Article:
Mt Vandyke update: Time to start exploring habitat restoration

Since our last update, I am pleased to report that the fencing materials order has been submitted by our works officer Tom Sheehan, in readiness for us to commence building the predator-proof fence around Mt Vandyke early next year. Thanks to everyone who has shared information and ideas with us along the way so far!

While we wait for the order to come through, we’re starting to think about the habitat restoration work that will be required to recreate the type of habitat structure we want to see inside the fence – providing the cover and resources that will support and sustain the small mammals that will (or could) one day call this site home.

A good place to start, is to take a quick peek back in time at the very earliest aerial image that exists for Mt Vandyke – from 1947.

The first aerial image of Mt Vandyke from 1947, which shows the area of sedgeland / grassland beyond the northern boundary.

Sure enough, the earliest imagery confirms that an area of remnant sedgeland / grassland occurred outside the northern boundary of the property – which is likely to be representative of the original vegetation cover over what was locally known as the “Good Hill”. We are lucky that this area still retains an example of that original vegetation today.

The mixed sedgeland / grassland habitat just outside the northern boundary at Mt Vandyke. Photo: Mark Bachmann

From an old photo kindly provided to me by local Portland-based historian Garry Kerr, we can see from the view atop Mt Vandyke (in approximately 1950, not long after the time of the aerial image above) that the original vegetation on Mt Vandyke itself inside the fence was already being impacted by heavy grazing – after being excised several decades earlier as a separate parcel of land out of the surrounding forest. This is an image of the fire-spotter’s hut on Mt Vandyke, and Garry’s great-uncle Jack Doyle who was employed at that time to keep watch over the surrounding forest during the fire-season.

Jack Doyle next to the fire-spotter’s hut at Mt Vandyke in approximately 1950. Photo: courtesy of Garry Kerr, Portland.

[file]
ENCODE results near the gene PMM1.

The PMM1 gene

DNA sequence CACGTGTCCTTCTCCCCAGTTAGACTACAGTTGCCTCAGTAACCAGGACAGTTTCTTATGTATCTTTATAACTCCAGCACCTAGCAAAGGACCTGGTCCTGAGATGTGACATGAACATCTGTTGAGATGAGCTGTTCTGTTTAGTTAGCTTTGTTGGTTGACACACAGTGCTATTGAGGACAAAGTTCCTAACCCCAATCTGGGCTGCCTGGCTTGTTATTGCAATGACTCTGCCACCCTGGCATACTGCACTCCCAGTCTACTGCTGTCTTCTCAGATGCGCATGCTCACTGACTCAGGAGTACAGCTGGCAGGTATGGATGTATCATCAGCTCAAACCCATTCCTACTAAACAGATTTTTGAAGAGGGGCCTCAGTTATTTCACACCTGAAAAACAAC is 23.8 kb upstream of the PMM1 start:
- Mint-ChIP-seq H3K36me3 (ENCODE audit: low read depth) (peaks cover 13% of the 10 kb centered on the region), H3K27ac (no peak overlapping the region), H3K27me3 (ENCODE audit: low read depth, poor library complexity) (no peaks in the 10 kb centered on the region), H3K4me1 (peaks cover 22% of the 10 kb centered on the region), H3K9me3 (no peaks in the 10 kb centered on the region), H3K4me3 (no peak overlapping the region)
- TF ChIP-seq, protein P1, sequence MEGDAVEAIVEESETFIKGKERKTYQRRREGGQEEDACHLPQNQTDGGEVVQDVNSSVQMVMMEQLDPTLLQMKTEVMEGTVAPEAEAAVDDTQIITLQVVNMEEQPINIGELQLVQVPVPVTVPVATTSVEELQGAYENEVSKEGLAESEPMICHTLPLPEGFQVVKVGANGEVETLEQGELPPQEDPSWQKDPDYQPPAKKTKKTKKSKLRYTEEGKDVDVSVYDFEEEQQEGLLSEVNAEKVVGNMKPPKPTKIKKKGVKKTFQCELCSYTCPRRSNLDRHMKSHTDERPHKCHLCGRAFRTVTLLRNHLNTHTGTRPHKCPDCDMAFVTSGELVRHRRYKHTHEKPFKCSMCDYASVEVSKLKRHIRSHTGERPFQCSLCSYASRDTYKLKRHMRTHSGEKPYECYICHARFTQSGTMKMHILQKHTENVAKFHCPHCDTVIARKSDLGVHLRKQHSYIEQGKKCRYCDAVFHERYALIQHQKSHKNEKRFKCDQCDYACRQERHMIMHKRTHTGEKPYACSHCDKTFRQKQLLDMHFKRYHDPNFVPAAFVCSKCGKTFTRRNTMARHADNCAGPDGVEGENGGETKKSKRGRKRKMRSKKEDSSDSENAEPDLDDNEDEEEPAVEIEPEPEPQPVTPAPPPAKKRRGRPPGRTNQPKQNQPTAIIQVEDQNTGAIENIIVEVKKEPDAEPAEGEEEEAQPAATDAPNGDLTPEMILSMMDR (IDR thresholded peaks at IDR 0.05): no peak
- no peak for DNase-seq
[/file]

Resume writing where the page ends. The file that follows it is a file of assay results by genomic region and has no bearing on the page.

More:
If you’d like to gain some insights from a short video about the changing fire management of the Cobboboonee forest around Mt Vandyke, which has influenced its vegetation and character, then this short video, also by Garry Kerr, is well worth watching for some additional local opinion and context.

Of course, now that the property inside the fence has been largely cleared and sown to pasture, after a period under blue-gum plantation, as shown below in this image of the southern boundary, we are fortune to have remnant areas outside the boundary to use as both a guide and seed-source.

The southern boundary at Mt Vandyke, showing the difference in vegetation either side of the fence after more than 120 years of farming. Photo: Mark Bachmann

Now that we are starting to take a closer look at the groundcover plants growing outside the boundary, it is interesting to see the influence of the highly variable (winter saturated and summer dry) conditions at Mt Vandyke on the species that are present. At a glance, we have a mixture of native sedges and grasses (e.g. species of Carex, Gahnia, Themeda and others) all growing side by side.

We are keen to ask around widely and learn from the experiences of anyone out there who may have been involved in mixed sedgeland / grassland restoration work – particularly of damp meadows; those with winter saturated soils that dry out completely over the summer months.

If you have any insights you would be willing to share, then please get in touch with Rose Thompson – if the link here doesn’t work then try copying:

And by the way…

A trickle of donations have still been coming in, which has helped to further reduce the Mt Vandyke land purchase loan balance – as of today we’ve nudged the balance down to just over $132,000. Thank you again to those of you who have contributed for your wonderful support!

All donations over $2 are tax deductible.

Mark Bachmann
Mark Bachmann


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